It snowed on Sunday, which I know made lots of people really happy, but for me, snow on the ground means no biking, and I hate no biking. I know, I know, I could still bike, and many people do, but when there’s ice, braking and turning can toss you right off your bike, and I do a lot of those things while riding. For me it’s not worth the risk, so I just wait out the day or two for warmer temperatures that make the roads safer for me.
So I waited until Wednesday, and I still didn’t really want to ride my bike, but I knew if I didn’t ride it to my daily errands it would be easy to keep not riding it in the winter, and I know my life is just a zillion times better when I ride, so I got on my bike and rode up the hill to an appointment with my acupuncturist. Then I rode to the grocery store for chocolate bars and the the coffee shop for a fancy latte and then home for a late lunch before heading back down the hill to meet N. and S. for an afternoon beer. On a Wednesday! What a gift of a life!
N. and I both had COVID before Christmas, so we were out flexing our temporary immunity by sitting inside a restaurant. I can’t tell if it’s ok to do this, or if I should just be staying home like before. I’m vaxxed and boosted, and more than three weeks out from having COVID, so on a personal level, I don’t think there’s a safer time for me to sit inside with a beer with my mask off. And yet it still feels like a decadent choice, because the virus is running rampant and so many people, especially the people serving me this beer, are facing incredible risks of infection. And I don’t even really like beer.
But I do like friends, and it felt so good to see a couple of them live and in person. Sociality is not a second order need. Finding safe ways to be together has been incredibly important to me throughout the pandemic, still is. Outside has long been the safest place, and I have leaned into that safety since nearly the beginning of this thing. Walking, running, biking, waving to neighbors, saying my how-you-doings, hanging out in backyards and on porches, all of it has kept me going and feeling like a human being. Vaccines opened up safer ways to be inside, too, and going to the theater and movies and museums with friends, it was all so important to me before this latest surge. This stuff matters, and I wish we spent as much time talking about safe ways to be together as we do yelling at each other to not do things
And I was so relieved to finally be back in person with students this fall. In person learning is incredibly important to me. The conversations we had in my classrooms were so much richer than any we managed online, all of us staring at blank boxes on the screen as we scrolled away on our phones or in other windows on our computers instead of being present in class. That wasn’t true for everyone, of course, but I know that once I mute my video in a meeting, scrolling through Twitter is what I end up doing rather than paying attention. It isn’t our fault that our attention works like this–it is what the technology is designed to do. It steals our attention, and it doesn’t give it back.
As COVID surges beyond anything we’ve seen before all of this is back on my mind in a way it wasn’t there before the holidays. I don’t want to teach online again, even as I’m teaching online right now. In person learning matters to me. Public health matters to me, too. There are few spaces, none of them online, as far as I can tell, where we can have real conversations about these priorities, both of which are at the top of my list. To suggest schools should be in person, even if that means exposing more people to COVID, means people accuse you of not caring if children, their teachers, and their family members die. I don’t know anyone who doesn’t care if kids die, come on. To suggest they close during this surge means people accuse you of not caring about all the kids who will go hungry without school-provided meals or who will suffer permanent learning loss because closing schools for a week or two means closing them forever. So little nuance, so little generosity.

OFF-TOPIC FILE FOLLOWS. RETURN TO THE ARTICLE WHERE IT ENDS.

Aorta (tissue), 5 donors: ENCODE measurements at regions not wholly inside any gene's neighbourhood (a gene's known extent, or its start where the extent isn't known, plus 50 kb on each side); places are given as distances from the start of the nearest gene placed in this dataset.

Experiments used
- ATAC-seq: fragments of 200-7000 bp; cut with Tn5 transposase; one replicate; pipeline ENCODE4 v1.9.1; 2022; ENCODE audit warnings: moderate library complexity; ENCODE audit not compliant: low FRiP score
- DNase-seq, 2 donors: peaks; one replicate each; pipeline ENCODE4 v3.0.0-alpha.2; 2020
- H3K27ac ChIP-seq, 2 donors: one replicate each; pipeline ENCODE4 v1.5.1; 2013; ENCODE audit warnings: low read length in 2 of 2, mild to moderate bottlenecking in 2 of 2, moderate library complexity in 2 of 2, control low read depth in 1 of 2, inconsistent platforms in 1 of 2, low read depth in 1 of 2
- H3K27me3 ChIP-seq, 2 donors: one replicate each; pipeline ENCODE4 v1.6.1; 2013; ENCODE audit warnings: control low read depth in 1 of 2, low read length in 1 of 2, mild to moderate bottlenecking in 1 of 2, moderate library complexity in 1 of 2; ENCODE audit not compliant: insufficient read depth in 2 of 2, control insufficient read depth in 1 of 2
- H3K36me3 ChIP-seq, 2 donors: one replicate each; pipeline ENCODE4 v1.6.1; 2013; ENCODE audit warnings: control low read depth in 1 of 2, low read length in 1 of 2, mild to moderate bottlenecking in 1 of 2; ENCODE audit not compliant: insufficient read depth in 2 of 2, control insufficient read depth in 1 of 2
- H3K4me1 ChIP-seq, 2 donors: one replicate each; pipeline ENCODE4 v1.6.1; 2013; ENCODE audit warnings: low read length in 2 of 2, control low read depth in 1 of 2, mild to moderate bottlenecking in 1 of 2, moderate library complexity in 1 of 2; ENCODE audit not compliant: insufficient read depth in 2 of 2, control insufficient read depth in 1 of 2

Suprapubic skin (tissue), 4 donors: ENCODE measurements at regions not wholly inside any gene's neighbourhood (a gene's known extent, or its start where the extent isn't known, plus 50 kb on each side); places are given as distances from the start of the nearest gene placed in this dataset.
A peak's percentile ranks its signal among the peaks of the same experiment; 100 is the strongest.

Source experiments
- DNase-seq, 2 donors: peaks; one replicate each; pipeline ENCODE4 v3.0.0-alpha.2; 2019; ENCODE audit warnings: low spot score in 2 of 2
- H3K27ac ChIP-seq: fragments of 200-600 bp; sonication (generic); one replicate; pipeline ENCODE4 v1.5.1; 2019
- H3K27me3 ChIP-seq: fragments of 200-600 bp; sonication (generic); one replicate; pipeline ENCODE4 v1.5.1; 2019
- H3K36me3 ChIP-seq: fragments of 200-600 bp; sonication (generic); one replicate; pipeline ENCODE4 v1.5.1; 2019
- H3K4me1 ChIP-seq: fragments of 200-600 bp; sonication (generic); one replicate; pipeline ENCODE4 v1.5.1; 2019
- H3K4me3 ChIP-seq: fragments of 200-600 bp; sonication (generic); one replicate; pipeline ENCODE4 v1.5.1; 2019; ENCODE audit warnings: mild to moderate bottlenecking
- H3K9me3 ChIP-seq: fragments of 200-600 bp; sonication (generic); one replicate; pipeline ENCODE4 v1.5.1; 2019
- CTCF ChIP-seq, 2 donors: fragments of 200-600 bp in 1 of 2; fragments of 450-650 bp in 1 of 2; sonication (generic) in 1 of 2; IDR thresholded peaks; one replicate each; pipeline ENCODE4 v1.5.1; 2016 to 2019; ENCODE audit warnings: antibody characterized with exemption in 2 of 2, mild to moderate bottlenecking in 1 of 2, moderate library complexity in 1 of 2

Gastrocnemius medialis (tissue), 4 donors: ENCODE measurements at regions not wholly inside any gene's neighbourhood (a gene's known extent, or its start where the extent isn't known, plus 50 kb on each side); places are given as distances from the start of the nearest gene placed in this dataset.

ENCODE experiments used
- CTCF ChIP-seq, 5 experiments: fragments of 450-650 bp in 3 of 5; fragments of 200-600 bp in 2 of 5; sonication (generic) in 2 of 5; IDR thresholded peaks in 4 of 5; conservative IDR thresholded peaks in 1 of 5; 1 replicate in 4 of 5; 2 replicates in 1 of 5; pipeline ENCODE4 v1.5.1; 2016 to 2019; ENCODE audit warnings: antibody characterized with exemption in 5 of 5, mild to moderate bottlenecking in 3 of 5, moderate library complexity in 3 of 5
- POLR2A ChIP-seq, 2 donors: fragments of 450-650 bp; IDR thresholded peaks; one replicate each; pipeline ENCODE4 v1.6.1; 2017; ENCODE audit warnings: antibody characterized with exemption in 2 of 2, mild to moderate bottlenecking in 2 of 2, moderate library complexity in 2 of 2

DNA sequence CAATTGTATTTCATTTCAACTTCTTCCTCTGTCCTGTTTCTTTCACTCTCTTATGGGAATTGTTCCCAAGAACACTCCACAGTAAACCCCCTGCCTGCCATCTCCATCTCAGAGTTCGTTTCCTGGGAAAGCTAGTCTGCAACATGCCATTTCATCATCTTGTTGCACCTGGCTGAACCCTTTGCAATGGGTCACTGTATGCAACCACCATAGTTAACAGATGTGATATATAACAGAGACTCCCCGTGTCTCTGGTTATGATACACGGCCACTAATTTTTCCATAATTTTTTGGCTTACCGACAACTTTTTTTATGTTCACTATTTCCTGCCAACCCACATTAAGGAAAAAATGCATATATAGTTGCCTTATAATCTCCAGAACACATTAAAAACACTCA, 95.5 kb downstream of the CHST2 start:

I snapped this picture on my ride back up the hill after my beer and french fries, just as the sun started going down. Omicron is most definitely not the common cold. And evidence is piling up that it is nowhere near as deadly as earlier variants even as it is much more transmissible, be that because so many of us are vaccinated or have already been infected, or because this is how viruses mutate–to spread faster and not kill their hosts to maximize their own life potential. The link between cases and hospitalizations and deaths appears to be breaking now. That is what we’ve wanted. And we have to figure out how to move forward in this new COVID reality, because the shut downs of 2020 aren’t coming back, and, at the risk of drawing ire if anyone from Twitter should happen to read this, I don’t think they should.
I don’t know the way forward. I suspect enough of us will be sick at the same time to make calls for in person learning to commence immediately irrelevant. Schools can’t be in session if most of the teachers and students are home sick. I hope this wave passes as quickly as they predict it will, and that our largely successful efforts to safely teach and learn in person last fall can continue. This will never mean risk-free workplaces or lives. We’ve never had them, and we never will. We should have alternatives for those who cannot safely be back in person at work and school. And I can’t wait to be sitting in a circle in a classroom with a bunch of smart students who put their phones down and talk to each other about ideas.
I finished my ride with my eyes turning west as I watched the pale yellows and pinks turn dark and glowing. It is a gift that I can ride my bike right now. I know intimately, from cancer to covid, that this gift is temporary. Everything is.